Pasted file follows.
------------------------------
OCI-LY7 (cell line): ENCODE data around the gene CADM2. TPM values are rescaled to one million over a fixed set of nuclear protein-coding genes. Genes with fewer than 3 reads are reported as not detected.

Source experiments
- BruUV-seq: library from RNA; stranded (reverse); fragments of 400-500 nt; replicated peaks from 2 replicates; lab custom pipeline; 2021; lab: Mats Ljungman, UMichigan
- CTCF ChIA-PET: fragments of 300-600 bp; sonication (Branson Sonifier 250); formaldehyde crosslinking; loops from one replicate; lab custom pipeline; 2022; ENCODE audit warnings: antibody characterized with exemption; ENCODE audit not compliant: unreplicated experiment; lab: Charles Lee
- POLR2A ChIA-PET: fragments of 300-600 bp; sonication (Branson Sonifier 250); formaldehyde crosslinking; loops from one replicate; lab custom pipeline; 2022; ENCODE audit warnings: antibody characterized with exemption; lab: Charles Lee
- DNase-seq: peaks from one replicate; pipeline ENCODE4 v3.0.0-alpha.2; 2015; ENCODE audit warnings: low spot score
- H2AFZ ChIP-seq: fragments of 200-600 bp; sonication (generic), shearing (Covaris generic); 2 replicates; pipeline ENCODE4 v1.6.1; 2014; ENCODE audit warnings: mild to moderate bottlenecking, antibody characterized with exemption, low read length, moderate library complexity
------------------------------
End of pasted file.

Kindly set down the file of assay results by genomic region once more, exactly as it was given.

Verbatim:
OCI-LY7 (cell line): ENCODE data around the gene CADM2. TPM values are rescaled to one million over a fixed set of nuclear protein-coding genes. Genes with fewer than 3 reads are reported as not detected.

Source experiments
- BruUV-seq: library from RNA; stranded (reverse); fragments of 400-500 nt; replicated peaks from 2 replicates; lab custom pipeline; 2021; lab: Mats Ljungman, UMichigan
- CTCF ChIA-PET: fragments of 300-600 bp; sonication (Branson Sonifier 250); formaldehyde crosslinking; loops from one replicate; lab custom pipeline; 2022; ENCODE audit warnings: antibody characterized with exemption; ENCODE audit not compliant: unreplicated experiment; lab: Charles Lee
- POLR2A ChIA-PET: fragments of 300-600 bp; sonication (Branson Sonifier 250); formaldehyde crosslinking; loops from one replicate; lab custom pipeline; 2022; ENCODE audit warnings: antibody characterized with exemption; lab: Charles Lee
- DNase-seq: peaks from one replicate; pipeline ENCODE4 v3.0.0-alpha.2; 2015; ENCODE audit warnings: low spot score
- H2AFZ ChIP-seq: fragments of 200-600 bp; sonication (generic), shearing (Covaris generic); 2 replicates; pipeline ENCODE4 v1.6.1; 2014; ENCODE audit warnings: mild to moderate bottlenecking, antibody characterized with exemption, low read length, moderate library complexity